Presentation on theme: "BZA Appeals and Litigation Resulting from Such Appeals LGA Regional Seminar Winchester, Virginia June 28, 2013 J. Patrick Taves, Esquire Greehan, Taves,"— Presentation transcript:
BZA Appeals and Litigation Resulting from Such Appeals LGA Regional Seminar Winchester, Virginia June 28, 2013 J. Patrick Taves, Esquire Greehan, Taves, Pandak & Stoner PLLC 14520 Avion Parkway, Suite 210 Chantilly, Virginia 20151 (703)378-5770 William M. Macali Deputy City Attorney Office of the City Attorney Building 1, Room 260 2401 Courthouse Drive Virginia Beach, Virginia 23456 (757) 385-8200
The authors wish to acknowledge Daniel J. Wisniewski, Associate, Greehan, Taves, Pandak & Stoner, PLLC, for his assistance in preparing this outline.
Appeals of Administrative Zoning Decisions to the BZA
Statutory Authorization for BZAs A BZA is a “creature of statute.” Adams Outdoor Adv., Inc. v. Bd. of Zoning Appeals, 261 Va. 207, 544 S.E.2d 315 (2001). Va. Code §§ 15.2-2308 to -2314. These statutes come from the Standard State Zoning Enabling Act (circa 1927).
What Can Be Appealed Any order, requirement, decision or determination made by an “administrative officer.” § 15.2-2309(1). Note: PODs and site plans are different! They operate under the statutes applicable to subdivision plat review “mutatis mutandis.” See § 15.2-2258. Challenges to POD and site plan disapprovals are therefore brought directly to the circuit court. §§ 15.2-2259(D) (PODs and site plans), -2260(E) (site plans only), and -2261(B)(2) (site plans only). PODs and site plans gain vested rights status upon being approved, whereas other decisions, orders, etc., must be no longer subject to appeal or no longer subject to change, modification, or reversal pursuant to 15.2-2311(c), before vesting. Decisions of the zoning administrator after notice and hearing. § 15.2-2309(3).
Why Appeal to the BZA? If you do not appeal, the matter becomes a “thing decided and not subject to attack.” Gwinn v. Alward, 235 Va. 616, 621, 369 S.E.2d 410, 412 (1988). You must first “exhaust adequate and available administrative remedies.” Gayton Triangle Land Co. v. Bd. of Supervisors, 216 Va. 764, 766–67, 222 S.E.2d 570, 572 (1976). But where there is “no administrative remedy equal to the relief sought” then appeal to the BZA is not required. Town of Jonesville v. Powell Valley Vill. Ltd. P’ship, 254 Va. 70, 74, 487 S.E.2d 207, 210 (1997) (BZA does not have authority to declare zoning ordinances invalid).
Who Can Appeal to the BZA? Any “person aggrieved” can appeal. § 15.2-2311(A). Appellant “must show that he has an immediate, pecuniary and substantial interest in the [matter], and not a remote or indirect interest.” Va. Beach Beautification Comm’n v. Bd. of Zoning Appeals, 231 Va. 415, 419, 344 S.E.2d 899, 902 (1986). The statute contemplates a “substantial grievance and means a denial of some personal or property right, legal or equitable, or the imposition of a burden or obligation... different from that suffered by the public generally.” Id. (emphasis added); accord Virginia Marine Res. Comm’n v. Clark, 281 Va. 679, 687, 709 S.E.2d 150, 155 (2011).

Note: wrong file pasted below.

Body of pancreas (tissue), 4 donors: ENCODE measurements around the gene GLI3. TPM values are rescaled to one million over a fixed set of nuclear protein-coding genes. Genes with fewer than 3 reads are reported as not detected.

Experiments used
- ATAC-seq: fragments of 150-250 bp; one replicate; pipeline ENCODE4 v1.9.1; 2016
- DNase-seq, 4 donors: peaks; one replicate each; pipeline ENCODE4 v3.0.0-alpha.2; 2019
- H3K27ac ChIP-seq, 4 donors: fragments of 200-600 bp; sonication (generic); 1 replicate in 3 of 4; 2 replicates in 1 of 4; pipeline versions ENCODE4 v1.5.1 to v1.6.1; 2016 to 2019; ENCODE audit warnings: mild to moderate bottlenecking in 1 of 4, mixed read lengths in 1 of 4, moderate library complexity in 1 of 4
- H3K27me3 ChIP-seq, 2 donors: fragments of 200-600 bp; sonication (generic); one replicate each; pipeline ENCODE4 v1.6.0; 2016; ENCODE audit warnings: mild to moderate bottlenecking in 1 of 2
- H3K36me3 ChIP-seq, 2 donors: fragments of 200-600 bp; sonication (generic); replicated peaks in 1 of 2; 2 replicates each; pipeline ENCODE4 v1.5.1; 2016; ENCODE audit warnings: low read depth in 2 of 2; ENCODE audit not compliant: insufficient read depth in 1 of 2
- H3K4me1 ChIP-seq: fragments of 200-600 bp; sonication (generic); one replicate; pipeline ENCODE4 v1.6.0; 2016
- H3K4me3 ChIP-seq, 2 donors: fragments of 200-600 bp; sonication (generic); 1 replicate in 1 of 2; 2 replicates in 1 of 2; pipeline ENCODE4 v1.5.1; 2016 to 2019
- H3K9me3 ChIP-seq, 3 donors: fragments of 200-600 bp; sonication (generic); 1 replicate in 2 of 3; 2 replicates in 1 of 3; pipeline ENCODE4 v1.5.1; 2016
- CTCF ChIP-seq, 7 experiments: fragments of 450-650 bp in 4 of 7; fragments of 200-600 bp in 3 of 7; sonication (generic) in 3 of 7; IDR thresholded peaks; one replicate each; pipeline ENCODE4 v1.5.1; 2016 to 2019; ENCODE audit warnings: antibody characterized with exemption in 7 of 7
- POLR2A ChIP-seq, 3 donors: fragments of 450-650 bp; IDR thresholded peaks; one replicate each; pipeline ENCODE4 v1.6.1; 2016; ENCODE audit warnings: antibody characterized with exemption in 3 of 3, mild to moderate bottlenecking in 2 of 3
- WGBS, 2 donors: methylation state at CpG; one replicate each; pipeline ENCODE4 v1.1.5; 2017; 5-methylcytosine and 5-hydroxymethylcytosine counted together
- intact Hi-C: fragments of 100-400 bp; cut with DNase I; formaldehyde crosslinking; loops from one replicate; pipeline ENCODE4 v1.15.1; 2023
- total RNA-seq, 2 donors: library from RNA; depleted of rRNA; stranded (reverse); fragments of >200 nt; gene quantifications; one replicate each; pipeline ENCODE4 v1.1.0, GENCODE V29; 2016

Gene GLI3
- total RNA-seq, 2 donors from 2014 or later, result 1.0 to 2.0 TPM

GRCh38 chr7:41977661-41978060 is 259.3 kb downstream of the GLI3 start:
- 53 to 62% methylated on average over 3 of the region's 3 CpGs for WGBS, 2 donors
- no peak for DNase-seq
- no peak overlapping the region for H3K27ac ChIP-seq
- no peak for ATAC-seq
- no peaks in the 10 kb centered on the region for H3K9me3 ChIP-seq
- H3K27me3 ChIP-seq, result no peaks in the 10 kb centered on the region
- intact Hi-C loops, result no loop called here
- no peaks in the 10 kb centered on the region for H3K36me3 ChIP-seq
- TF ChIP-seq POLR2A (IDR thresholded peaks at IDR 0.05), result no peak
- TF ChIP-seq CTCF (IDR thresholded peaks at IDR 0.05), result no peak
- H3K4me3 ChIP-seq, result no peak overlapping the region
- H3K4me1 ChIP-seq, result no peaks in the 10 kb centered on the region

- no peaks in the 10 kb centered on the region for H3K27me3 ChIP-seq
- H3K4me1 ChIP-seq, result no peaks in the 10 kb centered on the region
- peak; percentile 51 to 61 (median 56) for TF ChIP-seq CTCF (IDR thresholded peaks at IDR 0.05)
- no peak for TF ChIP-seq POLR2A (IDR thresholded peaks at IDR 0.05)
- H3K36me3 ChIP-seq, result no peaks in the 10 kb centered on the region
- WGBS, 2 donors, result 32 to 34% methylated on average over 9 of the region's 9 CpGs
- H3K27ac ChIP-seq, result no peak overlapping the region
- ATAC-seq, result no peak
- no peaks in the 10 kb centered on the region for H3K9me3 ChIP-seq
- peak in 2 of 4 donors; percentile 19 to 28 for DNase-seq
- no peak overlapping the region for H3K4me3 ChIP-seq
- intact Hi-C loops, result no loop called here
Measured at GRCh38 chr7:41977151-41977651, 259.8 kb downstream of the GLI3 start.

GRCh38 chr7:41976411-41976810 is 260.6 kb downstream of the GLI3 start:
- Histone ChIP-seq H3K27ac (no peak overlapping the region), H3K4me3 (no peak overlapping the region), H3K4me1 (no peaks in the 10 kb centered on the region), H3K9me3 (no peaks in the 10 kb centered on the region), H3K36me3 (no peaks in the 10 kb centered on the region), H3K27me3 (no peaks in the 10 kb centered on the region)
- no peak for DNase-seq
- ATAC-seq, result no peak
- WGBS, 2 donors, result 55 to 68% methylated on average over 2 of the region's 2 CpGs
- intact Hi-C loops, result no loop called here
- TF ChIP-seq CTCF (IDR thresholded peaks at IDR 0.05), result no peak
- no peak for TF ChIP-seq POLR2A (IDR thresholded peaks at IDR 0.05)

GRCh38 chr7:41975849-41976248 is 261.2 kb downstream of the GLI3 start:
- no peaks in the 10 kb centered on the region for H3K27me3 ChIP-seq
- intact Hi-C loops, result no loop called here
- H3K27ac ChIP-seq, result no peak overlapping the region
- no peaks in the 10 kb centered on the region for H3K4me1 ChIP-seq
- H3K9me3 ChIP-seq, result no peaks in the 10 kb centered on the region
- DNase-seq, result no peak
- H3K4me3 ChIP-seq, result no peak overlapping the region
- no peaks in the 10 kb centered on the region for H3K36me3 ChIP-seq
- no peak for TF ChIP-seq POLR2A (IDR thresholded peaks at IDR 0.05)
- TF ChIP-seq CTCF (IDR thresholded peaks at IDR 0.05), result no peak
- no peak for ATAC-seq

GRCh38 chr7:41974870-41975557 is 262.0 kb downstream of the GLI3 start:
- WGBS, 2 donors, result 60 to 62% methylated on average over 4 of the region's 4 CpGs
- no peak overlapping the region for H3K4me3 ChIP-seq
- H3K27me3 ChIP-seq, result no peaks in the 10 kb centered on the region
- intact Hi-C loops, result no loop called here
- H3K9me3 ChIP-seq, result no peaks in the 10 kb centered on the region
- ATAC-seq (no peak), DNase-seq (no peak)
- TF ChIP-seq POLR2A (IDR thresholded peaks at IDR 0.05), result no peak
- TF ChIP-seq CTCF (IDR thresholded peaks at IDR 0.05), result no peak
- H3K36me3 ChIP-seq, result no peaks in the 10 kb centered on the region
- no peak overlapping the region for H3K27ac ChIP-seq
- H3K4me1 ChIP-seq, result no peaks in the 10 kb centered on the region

Who Can Appeal to the BZA? “Person Aggrieved”: A Two-Step Test. See Friends of the Rappahannock v. Bd. of Zoning Appeals, 2013 WL 2443349, Record No. 120874 (June 6, 2013). 1.Ownership or Occupancy of Nearby Land 2.Particularized Harm Different from the General Public Note: Local governing bodies have standing because they have an “immediate and substantial interest” in the ordinance. Bd. of Supervisors v. Bd. of Zoning Appeals (Hickerson), 268 Va. 441, 604 S.E.2d 7 (2004).
Who Can Appeal to the BZA? The statute also allows any officer, department, board, or bureau of the locality affected by an administrative decision to appeal. § 15.2-2311(A). A Zoning Administrator is not required to appeal their own incorrect decision to the BZA in order to change it. Gwinn v. Collier, 247 Va. 479, 482, 443 S.E.2d 161, 163 (1994).
Pleading Aggrievement Grounds for aggrievement must be affirmatively plead. “Conclusory” allegations are not enough. Must present a “factual background” sufficient to show that the particular decision being appealed would cause the loss of some personal or property right different from the public in general. Friends, 2013 WL 2443349.